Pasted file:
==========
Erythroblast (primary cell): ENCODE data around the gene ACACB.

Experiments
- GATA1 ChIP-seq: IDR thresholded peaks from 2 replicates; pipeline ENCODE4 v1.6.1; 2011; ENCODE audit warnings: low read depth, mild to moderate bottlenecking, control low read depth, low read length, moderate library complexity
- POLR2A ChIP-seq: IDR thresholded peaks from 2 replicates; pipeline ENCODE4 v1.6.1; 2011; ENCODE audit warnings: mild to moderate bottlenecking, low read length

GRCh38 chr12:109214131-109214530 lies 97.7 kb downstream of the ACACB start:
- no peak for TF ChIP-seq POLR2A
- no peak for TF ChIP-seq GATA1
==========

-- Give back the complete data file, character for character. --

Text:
Erythroblast (primary cell): ENCODE data around the gene ACACB.

Experiments
- GATA1 ChIP-seq: IDR thresholded peaks from 2 replicates; pipeline ENCODE4 v1.6.1; 2011; ENCODE audit warnings: low read depth, mild to moderate bottlenecking, control low read depth, low read length, moderate library complexity
- POLR2A ChIP-seq: IDR thresholded peaks from 2 replicates; pipeline ENCODE4 v1.6.1; 2011; ENCODE audit warnings: mild to moderate bottlenecking, low read length

GRCh38 chr12:109214131-109214530 lies 97.7 kb downstream of the ACACB start:
- no peak for TF ChIP-seq POLR2A
- no peak for TF ChIP-seq GATA1